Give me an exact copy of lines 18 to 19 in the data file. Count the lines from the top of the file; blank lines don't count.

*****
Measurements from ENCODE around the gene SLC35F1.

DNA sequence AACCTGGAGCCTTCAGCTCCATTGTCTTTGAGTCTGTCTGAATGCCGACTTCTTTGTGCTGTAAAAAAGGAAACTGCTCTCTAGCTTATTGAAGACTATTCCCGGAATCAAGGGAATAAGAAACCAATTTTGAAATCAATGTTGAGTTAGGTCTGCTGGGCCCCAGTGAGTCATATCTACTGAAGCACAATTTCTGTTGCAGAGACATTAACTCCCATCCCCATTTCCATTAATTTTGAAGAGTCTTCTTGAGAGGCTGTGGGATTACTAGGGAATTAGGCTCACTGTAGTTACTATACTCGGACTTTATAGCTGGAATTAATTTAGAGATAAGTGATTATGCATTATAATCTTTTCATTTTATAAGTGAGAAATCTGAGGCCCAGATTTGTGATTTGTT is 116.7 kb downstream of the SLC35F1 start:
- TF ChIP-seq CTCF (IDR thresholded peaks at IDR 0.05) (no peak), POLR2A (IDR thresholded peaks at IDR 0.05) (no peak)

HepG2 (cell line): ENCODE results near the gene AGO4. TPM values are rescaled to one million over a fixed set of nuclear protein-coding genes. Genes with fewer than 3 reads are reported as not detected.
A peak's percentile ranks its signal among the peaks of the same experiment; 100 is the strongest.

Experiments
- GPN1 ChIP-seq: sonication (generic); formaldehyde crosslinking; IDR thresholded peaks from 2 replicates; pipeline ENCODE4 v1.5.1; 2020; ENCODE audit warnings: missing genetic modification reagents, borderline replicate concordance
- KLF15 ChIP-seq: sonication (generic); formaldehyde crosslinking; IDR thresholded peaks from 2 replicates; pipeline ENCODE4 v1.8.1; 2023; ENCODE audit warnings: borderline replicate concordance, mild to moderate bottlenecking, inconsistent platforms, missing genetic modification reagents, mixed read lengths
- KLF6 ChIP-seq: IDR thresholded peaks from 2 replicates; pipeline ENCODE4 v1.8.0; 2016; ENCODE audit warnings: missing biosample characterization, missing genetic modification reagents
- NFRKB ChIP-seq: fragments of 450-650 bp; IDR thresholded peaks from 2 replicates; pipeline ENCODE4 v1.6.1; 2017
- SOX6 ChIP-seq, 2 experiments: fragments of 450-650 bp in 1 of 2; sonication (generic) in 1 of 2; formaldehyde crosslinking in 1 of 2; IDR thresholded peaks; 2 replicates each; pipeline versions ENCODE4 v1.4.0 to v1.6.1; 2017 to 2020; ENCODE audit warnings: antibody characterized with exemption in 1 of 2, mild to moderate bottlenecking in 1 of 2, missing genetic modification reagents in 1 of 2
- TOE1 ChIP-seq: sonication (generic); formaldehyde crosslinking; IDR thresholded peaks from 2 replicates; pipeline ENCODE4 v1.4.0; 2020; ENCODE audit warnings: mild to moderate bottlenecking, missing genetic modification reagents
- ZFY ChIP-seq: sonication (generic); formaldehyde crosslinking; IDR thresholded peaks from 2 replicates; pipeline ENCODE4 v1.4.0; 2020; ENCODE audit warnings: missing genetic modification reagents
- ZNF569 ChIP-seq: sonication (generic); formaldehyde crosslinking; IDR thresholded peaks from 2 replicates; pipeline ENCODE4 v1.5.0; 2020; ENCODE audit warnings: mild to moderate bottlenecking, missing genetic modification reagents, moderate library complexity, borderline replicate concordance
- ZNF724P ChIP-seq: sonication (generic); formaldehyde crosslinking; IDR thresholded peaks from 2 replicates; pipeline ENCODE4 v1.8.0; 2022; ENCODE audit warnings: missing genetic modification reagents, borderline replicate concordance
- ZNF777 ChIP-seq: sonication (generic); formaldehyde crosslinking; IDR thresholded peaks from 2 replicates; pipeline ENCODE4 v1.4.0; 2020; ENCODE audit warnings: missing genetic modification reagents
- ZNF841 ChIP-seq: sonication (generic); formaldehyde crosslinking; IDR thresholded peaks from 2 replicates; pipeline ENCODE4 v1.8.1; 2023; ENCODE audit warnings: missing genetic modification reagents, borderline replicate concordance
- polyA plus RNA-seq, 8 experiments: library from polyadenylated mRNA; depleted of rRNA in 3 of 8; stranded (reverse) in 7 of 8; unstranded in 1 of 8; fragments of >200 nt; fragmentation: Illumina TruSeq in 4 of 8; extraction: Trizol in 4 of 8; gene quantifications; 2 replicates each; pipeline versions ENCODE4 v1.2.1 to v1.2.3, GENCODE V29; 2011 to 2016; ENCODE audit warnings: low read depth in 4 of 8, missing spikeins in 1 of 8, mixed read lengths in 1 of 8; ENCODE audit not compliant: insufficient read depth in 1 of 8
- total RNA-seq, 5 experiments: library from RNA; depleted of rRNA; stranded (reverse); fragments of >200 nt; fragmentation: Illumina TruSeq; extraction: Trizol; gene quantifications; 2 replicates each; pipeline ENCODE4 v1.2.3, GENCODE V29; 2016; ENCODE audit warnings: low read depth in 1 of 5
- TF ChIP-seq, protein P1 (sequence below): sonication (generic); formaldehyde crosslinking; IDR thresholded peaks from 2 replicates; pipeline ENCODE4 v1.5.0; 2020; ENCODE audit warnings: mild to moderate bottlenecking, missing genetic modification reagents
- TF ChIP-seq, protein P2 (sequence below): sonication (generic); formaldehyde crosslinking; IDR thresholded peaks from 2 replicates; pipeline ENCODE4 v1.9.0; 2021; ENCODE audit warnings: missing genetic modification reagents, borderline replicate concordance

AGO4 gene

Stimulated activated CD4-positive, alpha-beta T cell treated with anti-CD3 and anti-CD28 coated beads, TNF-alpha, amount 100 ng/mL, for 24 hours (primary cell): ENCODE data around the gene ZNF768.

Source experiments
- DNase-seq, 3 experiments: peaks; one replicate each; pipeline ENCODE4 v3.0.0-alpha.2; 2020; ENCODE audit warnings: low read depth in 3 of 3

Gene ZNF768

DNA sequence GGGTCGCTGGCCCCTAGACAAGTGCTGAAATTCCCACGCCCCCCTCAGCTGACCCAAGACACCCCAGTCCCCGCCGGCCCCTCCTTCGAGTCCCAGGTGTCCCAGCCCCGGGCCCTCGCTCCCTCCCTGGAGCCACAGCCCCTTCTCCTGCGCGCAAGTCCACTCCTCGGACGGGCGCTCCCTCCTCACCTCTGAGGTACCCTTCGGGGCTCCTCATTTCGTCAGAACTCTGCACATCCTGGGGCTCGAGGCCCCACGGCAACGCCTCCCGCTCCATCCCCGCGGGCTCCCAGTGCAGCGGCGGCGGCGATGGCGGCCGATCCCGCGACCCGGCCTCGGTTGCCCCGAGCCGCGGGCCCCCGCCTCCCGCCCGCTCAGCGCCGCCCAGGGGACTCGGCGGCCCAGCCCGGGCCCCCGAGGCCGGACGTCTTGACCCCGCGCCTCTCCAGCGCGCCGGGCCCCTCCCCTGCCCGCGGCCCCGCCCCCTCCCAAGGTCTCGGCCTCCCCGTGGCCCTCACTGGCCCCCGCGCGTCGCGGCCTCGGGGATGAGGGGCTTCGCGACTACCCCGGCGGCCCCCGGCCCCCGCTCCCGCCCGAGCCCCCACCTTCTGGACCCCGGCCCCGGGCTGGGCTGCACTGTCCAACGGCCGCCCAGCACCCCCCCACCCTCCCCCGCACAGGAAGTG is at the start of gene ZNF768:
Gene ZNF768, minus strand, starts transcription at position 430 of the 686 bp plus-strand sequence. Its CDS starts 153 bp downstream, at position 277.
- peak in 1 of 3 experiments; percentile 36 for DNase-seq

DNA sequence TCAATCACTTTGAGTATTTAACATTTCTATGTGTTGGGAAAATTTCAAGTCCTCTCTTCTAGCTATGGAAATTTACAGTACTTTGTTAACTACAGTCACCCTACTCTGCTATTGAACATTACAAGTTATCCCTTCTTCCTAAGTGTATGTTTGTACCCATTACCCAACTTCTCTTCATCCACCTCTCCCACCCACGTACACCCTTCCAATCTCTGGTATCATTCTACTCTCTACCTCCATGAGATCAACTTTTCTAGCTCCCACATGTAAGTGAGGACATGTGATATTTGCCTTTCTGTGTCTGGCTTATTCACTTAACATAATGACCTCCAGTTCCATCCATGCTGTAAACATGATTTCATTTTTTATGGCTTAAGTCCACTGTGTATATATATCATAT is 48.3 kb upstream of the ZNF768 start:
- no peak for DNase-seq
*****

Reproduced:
- polyA plus RNA-seq, 8 experiments: library from polyadenylated mRNA; depleted of rRNA in 3 of 8; stranded (reverse) in 7 of 8; unstranded in 1 of 8; fragments of >200 nt; fragmentation: Illumina TruSeq in 4 of 8; extraction: Trizol in 4 of 8; gene quantifications; 2 replicates each; pipeline versions ENCODE4 v1.2.1 to v1.2.3, GENCODE V29; 2011 to 2016; ENCODE audit warnings: low read depth in 4 of 8, missing spikeins in 1 of 8, mixed read lengths in 1 of 8; ENCODE audit not compliant: insufficient read depth in 1 of 8
- total RNA-seq, 5 experiments: library from RNA; depleted of rRNA; stranded (reverse); fragments of >200 nt; fragmentation: Illumina TruSeq; extraction: Trizol; gene quantifications; 2 replicates each; pipeline ENCODE4 v1.2.3, GENCODE V29; 2016; ENCODE audit warnings: low read depth in 1 of 5